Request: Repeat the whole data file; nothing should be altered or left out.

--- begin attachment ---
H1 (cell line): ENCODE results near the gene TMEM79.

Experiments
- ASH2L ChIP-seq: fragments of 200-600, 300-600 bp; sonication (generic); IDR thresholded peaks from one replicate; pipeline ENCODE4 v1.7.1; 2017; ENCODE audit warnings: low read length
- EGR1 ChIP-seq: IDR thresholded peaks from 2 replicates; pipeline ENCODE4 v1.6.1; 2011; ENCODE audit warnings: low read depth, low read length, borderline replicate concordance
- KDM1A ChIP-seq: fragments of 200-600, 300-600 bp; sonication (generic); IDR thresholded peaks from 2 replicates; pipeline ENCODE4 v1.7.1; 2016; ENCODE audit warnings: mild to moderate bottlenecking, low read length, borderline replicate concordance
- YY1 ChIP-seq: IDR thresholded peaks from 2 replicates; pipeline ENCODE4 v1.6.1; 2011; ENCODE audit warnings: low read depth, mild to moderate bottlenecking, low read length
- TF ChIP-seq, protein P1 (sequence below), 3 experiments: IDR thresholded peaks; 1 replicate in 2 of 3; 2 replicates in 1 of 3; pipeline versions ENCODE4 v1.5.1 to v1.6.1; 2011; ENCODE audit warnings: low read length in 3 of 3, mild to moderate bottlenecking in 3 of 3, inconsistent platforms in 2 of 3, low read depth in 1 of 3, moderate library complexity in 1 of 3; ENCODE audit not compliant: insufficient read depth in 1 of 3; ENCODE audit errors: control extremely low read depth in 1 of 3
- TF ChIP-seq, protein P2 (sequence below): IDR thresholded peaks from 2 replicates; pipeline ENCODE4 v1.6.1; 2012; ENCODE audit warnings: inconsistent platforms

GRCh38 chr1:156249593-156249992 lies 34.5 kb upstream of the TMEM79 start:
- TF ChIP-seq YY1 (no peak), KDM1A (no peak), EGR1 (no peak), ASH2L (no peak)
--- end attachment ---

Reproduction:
H1 (cell line): ENCODE results near the gene TMEM79.

Experiments
- ASH2L ChIP-seq: fragments of 200-600, 300-600 bp; sonication (generic); IDR thresholded peaks from one replicate; pipeline ENCODE4 v1.7.1; 2017; ENCODE audit warnings: low read length
- EGR1 ChIP-seq: IDR thresholded peaks from 2 replicates; pipeline ENCODE4 v1.6.1; 2011; ENCODE audit warnings: low read depth, low read length, borderline replicate concordance
- KDM1A ChIP-seq: fragments of 200-600, 300-600 bp; sonication (generic); IDR thresholded peaks from 2 replicates; pipeline ENCODE4 v1.7.1; 2016; ENCODE audit warnings: mild to moderate bottlenecking, low read length, borderline replicate concordance
- YY1 ChIP-seq: IDR thresholded peaks from 2 replicates; pipeline ENCODE4 v1.6.1; 2011; ENCODE audit warnings: low read depth, mild to moderate bottlenecking, low read length
- TF ChIP-seq, protein P1 (sequence below), 3 experiments: IDR thresholded peaks; 1 replicate in 2 of 3; 2 replicates in 1 of 3; pipeline versions ENCODE4 v1.5.1 to v1.6.1; 2011; ENCODE audit warnings: low read length in 3 of 3, mild to moderate bottlenecking in 3 of 3, inconsistent platforms in 2 of 3, low read depth in 1 of 3, moderate library complexity in 1 of 3; ENCODE audit not compliant: insufficient read depth in 1 of 3; ENCODE audit errors: control extremely low read depth in 1 of 3
- TF ChIP-seq, protein P2 (sequence below): IDR thresholded peaks from 2 replicates; pipeline ENCODE4 v1.6.1; 2012; ENCODE audit warnings: inconsistent platforms

GRCh38 chr1:156249593-156249992 lies 34.5 kb upstream of the TMEM79 start:
- TF ChIP-seq YY1 (no peak), KDM1A (no peak), EGR1 (no peak), ASH2L (no peak)